A Catholic bishop welcomed a government proposal for the Philippines to accept refugees from Afghanistan, calling it a “humane act.”
“To accept refugees is very humane and compassionate act, which is so inspiring, salvific, and very biblical,” said Bishop Ruperto Santos of the Episcopal Commission on Migrants and Itinerant People.
The prelate said the Philippines had hosted and helped refugees from other countries, especially the “boat people” from Vietnam in the past.
The bishop, however, warned that the government should be careful when accepting refugees during the pandemic.
“We have to be very careful, take necessary preventive measures, and apply all medical protocols for those whom we are going to accept,” said the bishop of the Diocese of Balanga.
The Philippine presidential palace has earlier announced that it will open its doors to people fleeing from Afghanistan.
“The Philippines will not hesitate to admit individuals fleeing their homelands because of fear of persecution,” said government spokesman Harry Roque.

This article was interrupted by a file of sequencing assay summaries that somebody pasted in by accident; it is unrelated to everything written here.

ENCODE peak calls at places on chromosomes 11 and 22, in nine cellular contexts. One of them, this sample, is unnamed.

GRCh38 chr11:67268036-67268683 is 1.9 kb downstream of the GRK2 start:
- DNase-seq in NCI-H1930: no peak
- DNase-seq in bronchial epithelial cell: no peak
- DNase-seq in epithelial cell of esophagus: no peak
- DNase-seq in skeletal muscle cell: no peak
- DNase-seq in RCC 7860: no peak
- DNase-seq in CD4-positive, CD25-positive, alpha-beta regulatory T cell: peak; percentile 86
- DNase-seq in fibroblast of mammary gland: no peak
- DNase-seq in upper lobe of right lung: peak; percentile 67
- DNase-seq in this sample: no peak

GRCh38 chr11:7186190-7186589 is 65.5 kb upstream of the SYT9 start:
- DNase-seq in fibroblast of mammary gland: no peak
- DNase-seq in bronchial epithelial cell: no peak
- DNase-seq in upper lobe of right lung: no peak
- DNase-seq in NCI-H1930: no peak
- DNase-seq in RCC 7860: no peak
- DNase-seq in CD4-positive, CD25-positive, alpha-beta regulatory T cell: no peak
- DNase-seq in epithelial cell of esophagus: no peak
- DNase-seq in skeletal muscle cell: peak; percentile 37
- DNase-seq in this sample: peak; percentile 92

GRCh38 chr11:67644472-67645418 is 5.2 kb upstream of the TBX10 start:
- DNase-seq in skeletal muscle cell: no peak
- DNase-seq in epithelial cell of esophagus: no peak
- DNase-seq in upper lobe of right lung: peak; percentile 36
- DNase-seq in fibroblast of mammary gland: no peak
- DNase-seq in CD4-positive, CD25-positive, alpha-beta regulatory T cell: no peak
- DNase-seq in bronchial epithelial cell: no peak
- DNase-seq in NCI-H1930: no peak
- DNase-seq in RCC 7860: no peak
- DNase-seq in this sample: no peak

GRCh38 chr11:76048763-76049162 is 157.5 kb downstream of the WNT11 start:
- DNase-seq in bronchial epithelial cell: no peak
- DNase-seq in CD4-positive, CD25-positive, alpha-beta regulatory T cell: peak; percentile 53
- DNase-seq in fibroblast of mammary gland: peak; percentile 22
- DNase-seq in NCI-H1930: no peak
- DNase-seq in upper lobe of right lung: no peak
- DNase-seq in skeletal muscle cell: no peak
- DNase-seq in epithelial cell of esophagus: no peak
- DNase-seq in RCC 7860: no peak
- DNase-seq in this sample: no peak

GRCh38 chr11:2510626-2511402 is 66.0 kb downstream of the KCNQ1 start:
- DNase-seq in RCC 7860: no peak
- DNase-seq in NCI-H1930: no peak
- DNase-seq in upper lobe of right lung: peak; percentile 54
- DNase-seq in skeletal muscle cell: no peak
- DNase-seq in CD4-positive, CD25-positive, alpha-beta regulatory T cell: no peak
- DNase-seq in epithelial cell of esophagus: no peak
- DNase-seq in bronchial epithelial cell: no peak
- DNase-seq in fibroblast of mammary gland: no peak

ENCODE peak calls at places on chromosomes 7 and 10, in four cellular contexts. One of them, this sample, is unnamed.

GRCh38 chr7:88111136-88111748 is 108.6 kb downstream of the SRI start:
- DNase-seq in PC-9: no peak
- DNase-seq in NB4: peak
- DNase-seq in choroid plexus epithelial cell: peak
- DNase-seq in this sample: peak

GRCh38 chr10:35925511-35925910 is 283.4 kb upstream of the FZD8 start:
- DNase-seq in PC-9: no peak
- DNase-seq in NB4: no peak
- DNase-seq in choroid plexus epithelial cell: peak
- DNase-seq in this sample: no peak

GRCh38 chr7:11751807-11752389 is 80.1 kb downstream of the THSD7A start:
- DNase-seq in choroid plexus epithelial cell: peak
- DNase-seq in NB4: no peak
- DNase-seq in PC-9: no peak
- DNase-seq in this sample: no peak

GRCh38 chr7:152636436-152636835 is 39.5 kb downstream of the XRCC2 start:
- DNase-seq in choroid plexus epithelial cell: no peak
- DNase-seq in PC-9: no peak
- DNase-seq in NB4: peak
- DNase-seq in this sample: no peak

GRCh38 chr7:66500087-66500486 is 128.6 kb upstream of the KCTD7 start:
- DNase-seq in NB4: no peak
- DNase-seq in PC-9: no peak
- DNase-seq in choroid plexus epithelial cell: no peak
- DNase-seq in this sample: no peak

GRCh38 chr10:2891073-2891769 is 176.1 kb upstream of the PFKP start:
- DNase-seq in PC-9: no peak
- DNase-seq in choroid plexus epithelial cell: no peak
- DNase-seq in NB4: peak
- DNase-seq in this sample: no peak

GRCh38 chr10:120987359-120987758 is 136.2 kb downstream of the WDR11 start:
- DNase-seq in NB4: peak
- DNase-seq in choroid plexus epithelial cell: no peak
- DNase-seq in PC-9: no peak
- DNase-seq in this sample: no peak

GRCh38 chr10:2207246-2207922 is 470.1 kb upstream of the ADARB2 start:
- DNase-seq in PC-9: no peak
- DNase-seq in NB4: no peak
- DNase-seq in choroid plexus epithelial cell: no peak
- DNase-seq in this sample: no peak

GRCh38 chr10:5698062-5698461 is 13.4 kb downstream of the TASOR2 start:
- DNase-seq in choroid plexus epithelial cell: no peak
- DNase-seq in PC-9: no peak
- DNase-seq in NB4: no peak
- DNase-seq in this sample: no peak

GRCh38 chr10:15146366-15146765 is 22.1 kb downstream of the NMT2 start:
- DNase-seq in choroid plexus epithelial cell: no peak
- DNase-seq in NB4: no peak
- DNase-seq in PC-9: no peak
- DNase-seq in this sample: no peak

He said “asylum seekers are welcome in the Philippines,” adding that it is consistent with the country’s long history of taking in asylum seekers since the first World War.
In 1922, the country accepted about 800 Russians who were fleeing from the socialist revolution in the country.
During the Second World War, European Jews came to the Philippines to escape Nazi rule.
“Since time immemorial, the Philippines has had jurisprudence … welcoming asylum seekers,” said Roque.
On Wednesday, Cardinal Jose Advincula of Manila offered a prayer for the people of Afghanistan, following the call of Pope Francis early this week for prayers.
“We hope that everyone will set aside violence and instead open their minds to dialogue,” said the prelate in an interview with Radio Veritas 846.
The prelate also expressed his hope for the respect of human rights and the safety of everyone.
Justice Secretary Menardo Guevarra said the Philippines has an “emergency transit mechanism” for people whose status as refugees is recognized by the office of the UN High Commissioner for Refugees.
“If Afghan nationals do arrive in the Philippines and apply for permanent status as refugees, the [Justice department] will evaluate whether they meet the international standards for refugee status,” he said.